I arrived to Belfast, the capital city of Northern Ireland, on Sunday at 22. It was very cold and it was sprinkling; the streets were empty and it seemed that I had arrived to a ghost city.
It was very difficult to find the youth hostel, I asked to more than ten people, but none could say to me the right way.
I stayed in Belfast few days I didn’t meet too many friendly people in the street and that was reflected on my sales. Belfast is an industrial city, with a population of more than 300.000 inhabitants and with very little tourism. This was the city where the Titanic was built; inclusive a monument exists in commemoration to those that died in the sinking of the ship in 1912.
But what I found more interesting it was, when in Republic of Ireland, I could know the history of the island and its reality.
It was in 1921 when Ireland was divided in two. The south became the state free of Ireland that would achieve its total independence in 1937. In the north, the Catholic minority suffered under the Protestant Government rules and at the end of the decade of 1960 exploded the protests in favour of the civil rights. The situation soon was outside of control and the attacks replaced the dialogue.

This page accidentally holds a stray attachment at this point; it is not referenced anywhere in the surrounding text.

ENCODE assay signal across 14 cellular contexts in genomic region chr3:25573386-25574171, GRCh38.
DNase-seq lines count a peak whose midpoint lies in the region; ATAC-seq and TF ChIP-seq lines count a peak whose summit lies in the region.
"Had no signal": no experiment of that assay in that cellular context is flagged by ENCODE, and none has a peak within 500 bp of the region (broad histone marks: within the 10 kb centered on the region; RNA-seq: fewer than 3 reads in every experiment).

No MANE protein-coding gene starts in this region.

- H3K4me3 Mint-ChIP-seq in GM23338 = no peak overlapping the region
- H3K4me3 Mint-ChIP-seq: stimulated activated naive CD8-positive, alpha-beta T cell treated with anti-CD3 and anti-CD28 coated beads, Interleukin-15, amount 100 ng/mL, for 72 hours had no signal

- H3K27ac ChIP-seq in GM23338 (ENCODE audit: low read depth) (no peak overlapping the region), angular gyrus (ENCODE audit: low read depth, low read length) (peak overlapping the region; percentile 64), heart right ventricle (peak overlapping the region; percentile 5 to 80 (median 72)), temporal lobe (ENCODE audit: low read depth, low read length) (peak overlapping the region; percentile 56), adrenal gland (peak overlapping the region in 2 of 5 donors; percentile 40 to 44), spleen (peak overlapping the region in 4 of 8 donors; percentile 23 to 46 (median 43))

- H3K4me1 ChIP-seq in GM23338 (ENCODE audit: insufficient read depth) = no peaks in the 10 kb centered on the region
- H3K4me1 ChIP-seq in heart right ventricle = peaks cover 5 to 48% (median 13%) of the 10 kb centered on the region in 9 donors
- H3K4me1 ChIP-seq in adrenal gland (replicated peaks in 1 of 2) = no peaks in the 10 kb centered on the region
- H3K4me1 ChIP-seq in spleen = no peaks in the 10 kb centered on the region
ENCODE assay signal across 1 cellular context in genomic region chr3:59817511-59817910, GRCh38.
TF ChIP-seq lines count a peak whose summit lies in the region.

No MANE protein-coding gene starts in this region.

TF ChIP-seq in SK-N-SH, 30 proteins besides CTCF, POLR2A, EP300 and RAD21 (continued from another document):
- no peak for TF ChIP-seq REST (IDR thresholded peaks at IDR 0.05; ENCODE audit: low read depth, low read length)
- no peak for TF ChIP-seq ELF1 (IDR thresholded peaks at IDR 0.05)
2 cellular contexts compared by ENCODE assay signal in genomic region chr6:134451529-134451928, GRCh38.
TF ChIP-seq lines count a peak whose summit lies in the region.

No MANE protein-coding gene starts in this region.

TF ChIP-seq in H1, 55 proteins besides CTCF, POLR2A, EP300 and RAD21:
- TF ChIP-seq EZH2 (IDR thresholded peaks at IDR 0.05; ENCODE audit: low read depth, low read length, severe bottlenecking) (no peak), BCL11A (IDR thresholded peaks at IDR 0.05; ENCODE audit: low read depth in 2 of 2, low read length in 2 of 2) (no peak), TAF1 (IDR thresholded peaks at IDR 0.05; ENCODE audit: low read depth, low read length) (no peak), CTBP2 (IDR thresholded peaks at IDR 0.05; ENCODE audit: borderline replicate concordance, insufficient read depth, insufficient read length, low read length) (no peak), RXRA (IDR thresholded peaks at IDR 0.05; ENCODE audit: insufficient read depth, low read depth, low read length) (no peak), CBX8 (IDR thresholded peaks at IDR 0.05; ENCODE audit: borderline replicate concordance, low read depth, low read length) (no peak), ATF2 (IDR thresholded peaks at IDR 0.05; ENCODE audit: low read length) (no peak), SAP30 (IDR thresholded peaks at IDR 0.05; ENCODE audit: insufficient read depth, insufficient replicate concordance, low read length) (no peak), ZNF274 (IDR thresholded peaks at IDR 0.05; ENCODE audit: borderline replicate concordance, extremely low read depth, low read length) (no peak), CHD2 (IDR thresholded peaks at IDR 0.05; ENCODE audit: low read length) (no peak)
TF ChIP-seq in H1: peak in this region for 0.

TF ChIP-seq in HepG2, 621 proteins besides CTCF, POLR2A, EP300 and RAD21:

Coloumba an Irish guy who loved to relate me the history of his country told me that the Catholic minority of Northern Ireland declared the end to the armed fight few years ago and that the most Protestant also ceased the attacks with bombs; but that, there are who still carry out attacks with weapons. He also told me that the money to buy the arms comes from the smuggling of marijuana which arrives through blended loads with other merchandises from Holland
I was no longer surprised with the stories of Coloumba, but I left thoughtful Belfast; …like in many other sides of my trip I observed as the struggle for the power and the confrontation among religions also take to other ethnic groups.